Dear Dr. Fitrakis,

My name is Teng Vang.  I live in the beautiful state of North Carolina.  I happened to read your column dated January 18, 2011 about our leader General Vang Pao.

I am dismay in reading your article.  Your article does not reflect your professional degrees at all because apparently you haven’t done any homework and simply wrote what you have heard from others, especially Mr. Tony Poe.  Is this the way you as a JD and columnist, editor, etc.. doing???

Please allow me to share some of my “facts”:

1.      Your information from Mr. Tony Poe about General Vang Pa was nothing but a lie:  

A.    Mr. Tony Poe served as a military advisor to Colonel Moua Sue in the Heui Xay military district in Sayabori Province.  Mr. Poe was constantly drunk and had run into many issues with Colonel Moua Sue including military tactical battles.   Colonel Moua Sue brought him to Long Tieng to talk to General Vang Pao many times but the General said since he was an American and also a “Hmong son-in-law” of Mr. and Mrs Chai Zong Ly (Tony’s wife is Sheng Ly), the Hmong shall excuse him and let him do what he wanted.

B.     Because of his “king” attitude and drunker, he had constantly have problems with other Hmong military personnel.  He was respectfully (because he is an American) asked to come to live in Thailand to help with the Hmong military trainees in Phixanoulok.  When he was in Thailand, his drinking habit only getting worst, I guess more available of alcohol and women, he stayed drunk all the time – many Hmong officers almost got killed because they’re riding with him while in Phixanoulok, Thailand.  

2.      The General title was not “a self-titled general” as you have written.  Please see this video – link of decoration “promoted and personally decorated Vang Pao to General” by his Majesty King Sisavang Vathana of Laos.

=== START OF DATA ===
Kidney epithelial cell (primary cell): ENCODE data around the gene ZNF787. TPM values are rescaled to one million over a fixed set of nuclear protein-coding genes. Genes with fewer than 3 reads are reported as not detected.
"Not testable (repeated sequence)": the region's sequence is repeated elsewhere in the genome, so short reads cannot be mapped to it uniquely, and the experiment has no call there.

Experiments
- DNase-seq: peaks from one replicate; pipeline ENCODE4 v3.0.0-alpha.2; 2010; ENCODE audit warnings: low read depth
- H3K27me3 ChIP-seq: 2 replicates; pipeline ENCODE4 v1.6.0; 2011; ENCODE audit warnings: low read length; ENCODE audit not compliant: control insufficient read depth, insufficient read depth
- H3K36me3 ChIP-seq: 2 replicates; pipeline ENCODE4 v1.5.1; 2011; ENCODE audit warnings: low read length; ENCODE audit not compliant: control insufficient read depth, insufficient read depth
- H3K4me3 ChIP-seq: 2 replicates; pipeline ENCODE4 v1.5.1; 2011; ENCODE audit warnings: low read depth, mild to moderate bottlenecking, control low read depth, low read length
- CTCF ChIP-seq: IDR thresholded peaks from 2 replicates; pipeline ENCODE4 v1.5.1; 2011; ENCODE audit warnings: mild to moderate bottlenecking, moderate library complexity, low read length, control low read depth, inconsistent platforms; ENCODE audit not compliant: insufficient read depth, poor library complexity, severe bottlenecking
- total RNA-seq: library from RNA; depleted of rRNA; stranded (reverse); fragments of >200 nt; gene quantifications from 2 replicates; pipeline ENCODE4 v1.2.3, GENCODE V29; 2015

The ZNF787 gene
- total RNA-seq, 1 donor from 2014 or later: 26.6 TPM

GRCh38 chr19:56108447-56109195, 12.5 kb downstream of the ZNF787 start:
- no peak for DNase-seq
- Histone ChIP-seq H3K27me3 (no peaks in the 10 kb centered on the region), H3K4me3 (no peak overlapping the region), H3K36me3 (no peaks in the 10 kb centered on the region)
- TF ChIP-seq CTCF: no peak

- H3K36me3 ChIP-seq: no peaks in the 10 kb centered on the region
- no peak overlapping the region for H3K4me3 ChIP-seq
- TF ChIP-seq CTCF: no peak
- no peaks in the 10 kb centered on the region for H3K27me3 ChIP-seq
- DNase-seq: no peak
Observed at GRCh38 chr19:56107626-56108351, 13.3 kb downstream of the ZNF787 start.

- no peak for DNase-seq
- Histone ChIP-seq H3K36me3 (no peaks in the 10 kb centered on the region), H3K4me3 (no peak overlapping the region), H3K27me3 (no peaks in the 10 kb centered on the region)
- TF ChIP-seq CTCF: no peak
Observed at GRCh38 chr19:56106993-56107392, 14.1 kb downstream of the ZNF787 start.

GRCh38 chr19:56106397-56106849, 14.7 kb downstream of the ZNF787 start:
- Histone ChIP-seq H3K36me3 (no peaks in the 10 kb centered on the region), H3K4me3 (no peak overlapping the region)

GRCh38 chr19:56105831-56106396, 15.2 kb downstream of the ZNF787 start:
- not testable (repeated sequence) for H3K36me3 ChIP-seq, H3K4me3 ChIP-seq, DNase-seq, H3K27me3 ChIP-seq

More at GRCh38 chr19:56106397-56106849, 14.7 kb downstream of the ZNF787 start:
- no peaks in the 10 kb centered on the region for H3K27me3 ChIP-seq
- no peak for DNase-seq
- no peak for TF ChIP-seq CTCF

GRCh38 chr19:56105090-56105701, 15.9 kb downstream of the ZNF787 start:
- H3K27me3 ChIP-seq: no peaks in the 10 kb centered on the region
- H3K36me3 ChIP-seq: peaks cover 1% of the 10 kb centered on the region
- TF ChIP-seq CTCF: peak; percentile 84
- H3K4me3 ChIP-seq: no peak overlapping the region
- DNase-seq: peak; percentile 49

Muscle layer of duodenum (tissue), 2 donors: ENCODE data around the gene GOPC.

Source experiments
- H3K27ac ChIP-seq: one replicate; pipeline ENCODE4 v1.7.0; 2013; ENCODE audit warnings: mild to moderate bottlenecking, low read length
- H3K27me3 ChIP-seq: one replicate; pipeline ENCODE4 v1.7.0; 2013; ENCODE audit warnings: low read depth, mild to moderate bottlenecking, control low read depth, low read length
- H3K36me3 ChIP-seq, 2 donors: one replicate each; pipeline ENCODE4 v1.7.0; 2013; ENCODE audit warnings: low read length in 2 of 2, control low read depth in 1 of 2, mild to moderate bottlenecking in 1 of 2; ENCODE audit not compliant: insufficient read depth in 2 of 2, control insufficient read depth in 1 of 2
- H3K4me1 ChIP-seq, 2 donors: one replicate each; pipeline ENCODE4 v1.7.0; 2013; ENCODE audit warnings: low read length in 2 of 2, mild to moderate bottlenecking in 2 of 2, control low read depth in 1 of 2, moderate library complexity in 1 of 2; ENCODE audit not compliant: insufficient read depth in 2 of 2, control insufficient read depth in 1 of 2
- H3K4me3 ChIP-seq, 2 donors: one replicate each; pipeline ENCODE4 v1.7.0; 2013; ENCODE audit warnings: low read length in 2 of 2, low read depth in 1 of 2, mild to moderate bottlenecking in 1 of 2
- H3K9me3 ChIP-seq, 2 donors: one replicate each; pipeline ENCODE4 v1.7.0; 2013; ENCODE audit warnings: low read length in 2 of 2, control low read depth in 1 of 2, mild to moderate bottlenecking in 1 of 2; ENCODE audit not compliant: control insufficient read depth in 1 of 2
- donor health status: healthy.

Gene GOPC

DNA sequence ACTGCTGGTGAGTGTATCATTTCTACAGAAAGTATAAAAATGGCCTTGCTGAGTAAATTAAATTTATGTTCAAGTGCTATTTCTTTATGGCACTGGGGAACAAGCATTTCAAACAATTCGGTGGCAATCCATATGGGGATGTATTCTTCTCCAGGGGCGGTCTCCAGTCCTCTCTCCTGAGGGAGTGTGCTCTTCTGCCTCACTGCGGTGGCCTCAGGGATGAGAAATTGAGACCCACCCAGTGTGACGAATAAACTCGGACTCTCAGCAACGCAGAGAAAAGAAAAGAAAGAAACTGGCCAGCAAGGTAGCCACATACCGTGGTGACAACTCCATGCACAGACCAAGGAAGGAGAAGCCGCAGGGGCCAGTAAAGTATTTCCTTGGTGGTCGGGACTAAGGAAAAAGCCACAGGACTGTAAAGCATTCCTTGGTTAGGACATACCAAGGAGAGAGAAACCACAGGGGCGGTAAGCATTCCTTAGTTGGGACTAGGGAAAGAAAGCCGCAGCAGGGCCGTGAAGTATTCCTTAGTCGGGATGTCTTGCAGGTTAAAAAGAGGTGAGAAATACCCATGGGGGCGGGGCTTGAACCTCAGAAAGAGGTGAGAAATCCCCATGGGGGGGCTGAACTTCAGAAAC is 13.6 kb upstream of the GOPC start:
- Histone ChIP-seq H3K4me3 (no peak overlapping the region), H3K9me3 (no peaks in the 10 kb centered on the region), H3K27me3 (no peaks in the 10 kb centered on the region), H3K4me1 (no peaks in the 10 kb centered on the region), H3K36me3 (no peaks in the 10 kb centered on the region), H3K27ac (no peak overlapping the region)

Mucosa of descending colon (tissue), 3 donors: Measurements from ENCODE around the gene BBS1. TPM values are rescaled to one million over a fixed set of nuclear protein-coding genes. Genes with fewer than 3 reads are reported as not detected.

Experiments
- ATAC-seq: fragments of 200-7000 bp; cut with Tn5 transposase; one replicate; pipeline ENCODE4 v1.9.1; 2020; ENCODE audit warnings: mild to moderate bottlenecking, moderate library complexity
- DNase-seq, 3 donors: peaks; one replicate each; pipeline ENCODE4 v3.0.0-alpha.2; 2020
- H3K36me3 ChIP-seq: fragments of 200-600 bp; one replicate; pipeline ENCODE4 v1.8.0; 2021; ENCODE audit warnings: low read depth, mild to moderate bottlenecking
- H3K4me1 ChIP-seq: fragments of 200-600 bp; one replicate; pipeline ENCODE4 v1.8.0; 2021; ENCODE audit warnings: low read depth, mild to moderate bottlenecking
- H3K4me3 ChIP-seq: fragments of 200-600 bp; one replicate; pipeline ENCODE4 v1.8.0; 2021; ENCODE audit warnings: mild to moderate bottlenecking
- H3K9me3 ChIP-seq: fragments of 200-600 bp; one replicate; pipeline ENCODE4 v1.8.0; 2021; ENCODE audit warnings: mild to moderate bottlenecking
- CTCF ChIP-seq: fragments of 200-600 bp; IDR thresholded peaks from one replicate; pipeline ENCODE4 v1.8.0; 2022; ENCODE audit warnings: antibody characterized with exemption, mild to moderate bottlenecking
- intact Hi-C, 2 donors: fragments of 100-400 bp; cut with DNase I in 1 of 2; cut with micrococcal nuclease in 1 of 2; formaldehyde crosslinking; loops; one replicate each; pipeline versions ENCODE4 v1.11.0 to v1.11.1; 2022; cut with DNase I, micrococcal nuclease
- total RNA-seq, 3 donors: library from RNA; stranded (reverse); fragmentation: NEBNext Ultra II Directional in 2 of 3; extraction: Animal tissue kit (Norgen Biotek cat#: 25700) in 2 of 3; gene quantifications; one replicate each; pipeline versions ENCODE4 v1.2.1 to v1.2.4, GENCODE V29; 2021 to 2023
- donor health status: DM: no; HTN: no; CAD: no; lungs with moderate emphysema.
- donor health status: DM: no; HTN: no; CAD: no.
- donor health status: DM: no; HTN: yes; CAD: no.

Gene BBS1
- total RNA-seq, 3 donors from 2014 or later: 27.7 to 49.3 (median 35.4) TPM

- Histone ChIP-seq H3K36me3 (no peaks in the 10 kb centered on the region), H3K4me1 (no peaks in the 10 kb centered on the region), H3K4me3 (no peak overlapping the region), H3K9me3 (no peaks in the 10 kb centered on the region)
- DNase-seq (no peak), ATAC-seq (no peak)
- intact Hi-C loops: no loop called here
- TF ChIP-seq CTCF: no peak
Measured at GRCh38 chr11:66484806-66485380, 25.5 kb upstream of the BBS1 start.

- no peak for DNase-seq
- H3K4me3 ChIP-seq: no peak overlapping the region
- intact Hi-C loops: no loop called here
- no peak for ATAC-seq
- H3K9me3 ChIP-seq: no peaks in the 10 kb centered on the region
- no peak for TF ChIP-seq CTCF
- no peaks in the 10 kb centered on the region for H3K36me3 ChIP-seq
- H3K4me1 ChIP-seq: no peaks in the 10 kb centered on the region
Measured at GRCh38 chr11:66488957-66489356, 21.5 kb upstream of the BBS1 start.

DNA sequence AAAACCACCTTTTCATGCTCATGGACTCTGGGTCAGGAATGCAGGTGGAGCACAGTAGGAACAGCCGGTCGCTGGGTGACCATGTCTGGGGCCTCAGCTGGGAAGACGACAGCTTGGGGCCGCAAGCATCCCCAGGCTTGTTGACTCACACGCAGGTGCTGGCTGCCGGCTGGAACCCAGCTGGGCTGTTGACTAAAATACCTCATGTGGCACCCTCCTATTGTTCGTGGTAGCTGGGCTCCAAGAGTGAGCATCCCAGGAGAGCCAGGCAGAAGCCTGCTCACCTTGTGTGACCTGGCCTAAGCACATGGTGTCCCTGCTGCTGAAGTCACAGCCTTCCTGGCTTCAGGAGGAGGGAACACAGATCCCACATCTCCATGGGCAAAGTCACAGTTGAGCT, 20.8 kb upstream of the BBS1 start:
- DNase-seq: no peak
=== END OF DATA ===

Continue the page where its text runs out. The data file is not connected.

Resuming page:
3.      The General never involved in drug trafficking nor opium processing as you have said.  He did not sell opium/drugs to GI as you have mentioned.  Instead,  he saved many thousand GI lives by commanding the Hmong army to fight along the Ho Chi Minh Trail to cut off military supplies to South Vietnam; to protect the American navigational radars installed on the top of high hill in the North West of  Laos so American bombers can easily fly in and out and find Viet Cong targets; and to rescue American down-pilots.  Without the General, I can assure you that many additional thousands American GI lives would be lost in the Viet Nam War.  For your information, General Vang Pao was the one to stop Hmong people from growing opium – my parents (in 1966) were examples of such - asked by the General Task Force to stop growing opium or face arrest.

Apparently, you must have some sort of resentment against the Hmong who have once saved many American lives.  I challenge you to come to General Vang Pao’s funeral which will be attended by 30-40 thousand people and from other countries.  You will see that General Vang Pao was not the man who you think he was.  As a lawyer, you should know the facts before speculate and wrongfully allege someone’s reputation.